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Sarkozy party chief denies DSK 'plot claim'

The scandal ended Dominique Strauss-Kahn's career as head of the IMF and his political ambitions.

Story highlights

  • French president party denies claim Dominique Strauss-Kahn was set up
  • Ex-IMF chief arrested on charges of sexual assault in New York; charges dropped
  • Scandal ended his career at IMF and political ambitions in France
  • DSK's lawyer says his client possibly "target of a deliberate effort to destroy him"

A leading figure in French President Nicolas Sarkozy's party, the UMP, has dismissed any suggestion that ex-International Monetary Fund chief Dominique Strauss-Kahn was set up when he was arrested on charges of sexual assault in New York in May.

"To imagine that what would have happened to Mr. Strauss-Kahn would be the object of some sort of complicity from the UMP, it seems too hard to believe," said Jean-Francois Cope, secretary-general of the UMP party.

Charges against Strauss-Kahn were dropped in August after questions were raised over the credibility of his accuser, hotel maid Nafissatou Diallo. However, the scandal ended both his career at the IMF and any hope of the leading Socialist politician challenging Sarkozy in next year's presidential election.

Now an article in the New York Review of Books says Strauss-Kahn suspected a cellphone that disappeared just before his arrest had earlier been hacked. It also describes CCTV footage showing employees of the Sofitel hotel appearing to celebrate after the maid reported the alleged attack.

A female friend of Strauss-Kahn allegedly warned him that an email he had sent had been read at UMP offices in Paris. If this was the case it meant, according to the New York Review of Books, "he had reason to suspect he might be under electronic surveillance in New York. He had already been warned by a friend in the French diplomatic corps that an effort would be made to embarrass him with a scandal. The warning that his BlackBerry might have been hacked was therefore all the more alarming."

The author of the New York Review of Books story, Edward Epstein, told Agence-France Presse: "I didn't say it was a political conspiracy but I would say that people wanted to find evidence of an indiscretion of his that could derail either his (French presidential) candidacy or even (his work at) the IMF."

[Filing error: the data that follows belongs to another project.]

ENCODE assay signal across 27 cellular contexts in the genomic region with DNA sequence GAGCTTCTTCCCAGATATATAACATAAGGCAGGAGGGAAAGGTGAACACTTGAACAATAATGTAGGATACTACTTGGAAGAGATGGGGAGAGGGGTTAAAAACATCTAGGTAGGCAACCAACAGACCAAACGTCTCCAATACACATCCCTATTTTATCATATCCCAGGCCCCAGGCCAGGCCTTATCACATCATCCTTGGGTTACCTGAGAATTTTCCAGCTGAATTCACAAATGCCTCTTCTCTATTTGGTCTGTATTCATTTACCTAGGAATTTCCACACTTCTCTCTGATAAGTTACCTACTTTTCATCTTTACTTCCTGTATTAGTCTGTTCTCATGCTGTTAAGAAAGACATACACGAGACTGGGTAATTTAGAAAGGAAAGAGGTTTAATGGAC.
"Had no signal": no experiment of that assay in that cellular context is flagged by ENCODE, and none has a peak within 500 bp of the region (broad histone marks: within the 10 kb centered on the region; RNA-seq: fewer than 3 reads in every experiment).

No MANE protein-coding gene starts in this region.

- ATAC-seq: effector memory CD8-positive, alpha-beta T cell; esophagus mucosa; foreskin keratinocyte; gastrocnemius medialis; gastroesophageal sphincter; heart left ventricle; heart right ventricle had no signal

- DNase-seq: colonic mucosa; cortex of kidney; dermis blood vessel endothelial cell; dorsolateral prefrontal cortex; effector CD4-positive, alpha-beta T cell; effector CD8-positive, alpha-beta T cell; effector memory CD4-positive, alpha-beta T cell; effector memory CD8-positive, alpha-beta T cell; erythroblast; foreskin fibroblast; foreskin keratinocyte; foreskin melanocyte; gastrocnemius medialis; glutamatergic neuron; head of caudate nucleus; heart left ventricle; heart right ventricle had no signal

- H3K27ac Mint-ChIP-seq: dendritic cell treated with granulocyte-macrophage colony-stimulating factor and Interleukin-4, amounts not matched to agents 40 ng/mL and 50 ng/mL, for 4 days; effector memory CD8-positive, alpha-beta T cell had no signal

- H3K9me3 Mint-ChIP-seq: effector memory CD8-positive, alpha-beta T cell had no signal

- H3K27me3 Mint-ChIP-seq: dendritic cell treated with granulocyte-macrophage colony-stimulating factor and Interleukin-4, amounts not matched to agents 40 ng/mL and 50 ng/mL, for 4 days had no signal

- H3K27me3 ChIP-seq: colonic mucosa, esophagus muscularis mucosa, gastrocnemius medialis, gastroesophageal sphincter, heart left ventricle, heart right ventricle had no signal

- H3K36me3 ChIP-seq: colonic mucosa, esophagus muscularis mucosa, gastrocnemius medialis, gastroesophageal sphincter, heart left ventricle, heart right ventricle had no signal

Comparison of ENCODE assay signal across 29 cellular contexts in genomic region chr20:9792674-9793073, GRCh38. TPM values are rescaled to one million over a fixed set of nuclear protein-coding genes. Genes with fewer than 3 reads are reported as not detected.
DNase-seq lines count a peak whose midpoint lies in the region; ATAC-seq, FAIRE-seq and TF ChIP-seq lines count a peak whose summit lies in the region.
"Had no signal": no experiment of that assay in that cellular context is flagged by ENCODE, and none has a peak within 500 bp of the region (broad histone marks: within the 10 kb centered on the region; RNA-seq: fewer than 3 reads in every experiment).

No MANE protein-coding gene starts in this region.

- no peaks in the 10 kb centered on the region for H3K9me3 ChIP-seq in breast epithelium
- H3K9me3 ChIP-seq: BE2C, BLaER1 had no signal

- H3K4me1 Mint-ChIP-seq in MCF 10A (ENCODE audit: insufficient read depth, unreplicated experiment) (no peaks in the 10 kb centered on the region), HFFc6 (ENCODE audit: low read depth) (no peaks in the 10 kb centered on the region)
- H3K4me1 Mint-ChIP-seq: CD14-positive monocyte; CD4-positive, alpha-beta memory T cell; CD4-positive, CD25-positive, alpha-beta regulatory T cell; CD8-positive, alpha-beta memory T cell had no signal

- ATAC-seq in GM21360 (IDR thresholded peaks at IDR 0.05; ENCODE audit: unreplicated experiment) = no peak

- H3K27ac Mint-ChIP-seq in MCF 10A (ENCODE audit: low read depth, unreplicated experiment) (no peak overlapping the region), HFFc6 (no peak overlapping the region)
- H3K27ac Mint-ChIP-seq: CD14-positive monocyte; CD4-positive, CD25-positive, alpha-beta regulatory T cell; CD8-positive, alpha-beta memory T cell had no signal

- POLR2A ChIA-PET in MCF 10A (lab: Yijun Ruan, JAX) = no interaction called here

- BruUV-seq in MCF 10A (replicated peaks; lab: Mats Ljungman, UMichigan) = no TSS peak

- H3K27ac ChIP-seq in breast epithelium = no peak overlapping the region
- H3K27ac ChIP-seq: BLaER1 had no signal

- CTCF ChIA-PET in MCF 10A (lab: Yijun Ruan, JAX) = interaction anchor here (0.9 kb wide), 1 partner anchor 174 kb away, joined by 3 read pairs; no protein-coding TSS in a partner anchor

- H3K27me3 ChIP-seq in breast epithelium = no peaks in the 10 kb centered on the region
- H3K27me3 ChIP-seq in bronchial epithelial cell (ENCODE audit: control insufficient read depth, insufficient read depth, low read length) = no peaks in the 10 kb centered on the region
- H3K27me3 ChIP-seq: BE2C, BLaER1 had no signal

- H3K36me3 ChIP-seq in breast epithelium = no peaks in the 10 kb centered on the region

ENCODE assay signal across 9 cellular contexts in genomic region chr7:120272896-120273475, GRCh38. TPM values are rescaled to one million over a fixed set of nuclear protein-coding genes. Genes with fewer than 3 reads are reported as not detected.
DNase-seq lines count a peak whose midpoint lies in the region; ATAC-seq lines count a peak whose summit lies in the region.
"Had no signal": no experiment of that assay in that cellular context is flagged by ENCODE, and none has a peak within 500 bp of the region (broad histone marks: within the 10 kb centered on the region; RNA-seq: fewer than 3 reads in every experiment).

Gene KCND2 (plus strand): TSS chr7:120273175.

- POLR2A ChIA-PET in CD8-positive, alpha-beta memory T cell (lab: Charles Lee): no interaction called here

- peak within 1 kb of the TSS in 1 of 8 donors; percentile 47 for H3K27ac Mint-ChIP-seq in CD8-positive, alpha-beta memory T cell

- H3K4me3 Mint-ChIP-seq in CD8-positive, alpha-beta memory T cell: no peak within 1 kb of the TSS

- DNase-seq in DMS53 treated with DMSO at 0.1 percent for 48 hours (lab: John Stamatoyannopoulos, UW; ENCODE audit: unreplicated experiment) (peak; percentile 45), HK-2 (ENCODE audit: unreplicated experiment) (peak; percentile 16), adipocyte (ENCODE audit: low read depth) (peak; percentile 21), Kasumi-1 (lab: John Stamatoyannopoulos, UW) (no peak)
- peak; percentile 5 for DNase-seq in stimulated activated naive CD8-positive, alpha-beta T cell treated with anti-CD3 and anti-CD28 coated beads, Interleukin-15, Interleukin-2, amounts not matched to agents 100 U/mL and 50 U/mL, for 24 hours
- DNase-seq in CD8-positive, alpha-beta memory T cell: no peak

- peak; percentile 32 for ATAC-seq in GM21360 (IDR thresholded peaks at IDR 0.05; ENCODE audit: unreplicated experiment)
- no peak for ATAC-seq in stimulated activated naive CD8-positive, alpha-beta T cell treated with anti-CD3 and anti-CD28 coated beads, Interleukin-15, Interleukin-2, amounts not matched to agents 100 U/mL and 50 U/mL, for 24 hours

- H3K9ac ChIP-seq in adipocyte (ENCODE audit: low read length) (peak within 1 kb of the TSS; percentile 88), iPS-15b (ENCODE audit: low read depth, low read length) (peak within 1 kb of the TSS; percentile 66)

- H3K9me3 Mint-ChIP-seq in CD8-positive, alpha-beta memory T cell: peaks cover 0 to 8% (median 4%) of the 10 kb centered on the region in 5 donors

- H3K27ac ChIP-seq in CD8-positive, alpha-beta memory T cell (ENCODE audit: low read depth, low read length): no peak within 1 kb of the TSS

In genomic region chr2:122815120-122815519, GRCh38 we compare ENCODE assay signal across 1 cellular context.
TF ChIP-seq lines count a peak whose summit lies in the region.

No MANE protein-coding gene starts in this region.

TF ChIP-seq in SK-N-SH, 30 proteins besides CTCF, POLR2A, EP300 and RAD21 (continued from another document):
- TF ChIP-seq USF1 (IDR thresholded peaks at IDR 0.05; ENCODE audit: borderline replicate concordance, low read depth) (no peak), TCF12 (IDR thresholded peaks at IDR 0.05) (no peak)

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One of Strauss-Kahn's lawyers, William Taylor, also told the news agency his client was possibly "the target of a deliberate effort to destroy him as a political force." However, Taylor did not say exactly who might be to blame.

In France, right-wing politicians described the entire story as pure fantasy. "For me, if there are facts, if there is clear evidence, of course, it goes without saying that conclusions will have to be drawn," said the UMP's Cope.

"As long as they are only rumors, gossip, allegations on the basis of anonymous testimony, which we know absolutely nothing about, you can understand that we remain a little more reserved and certainly not fooled."

In a television interview following his return to Paris, Strauss-Kahn confessed to a "moral weakness" and an "inappropriate relationship" with Diallo, but denied any violence or aggression. Strauss-Kahn still faces a civil suit from Diallo in New York, but he has asked a judge to dismiss the lawsuit, arguing his job gave him immunity from civil cases.

The New York hotel where the alleged incident was reported also dismissed the story as "inaccurate and speculative." The Sofitel hotel chain released a statement saying: "The article states that two Sofitel employees were seen 'celebrating' on tape for three minutes. In fact, the incident in question lasted only eight seconds and both employees categorically deny this exchange had anything to do with Mr. Strauss-Kahn.

"Sofitel Luxury Hotels has cooperated with law enforcement authorities for the entirety of this case as was its civic and legal obligation. As the civil trial remains pending in the U.S., it would not be appropriate to comment on the facts of the case."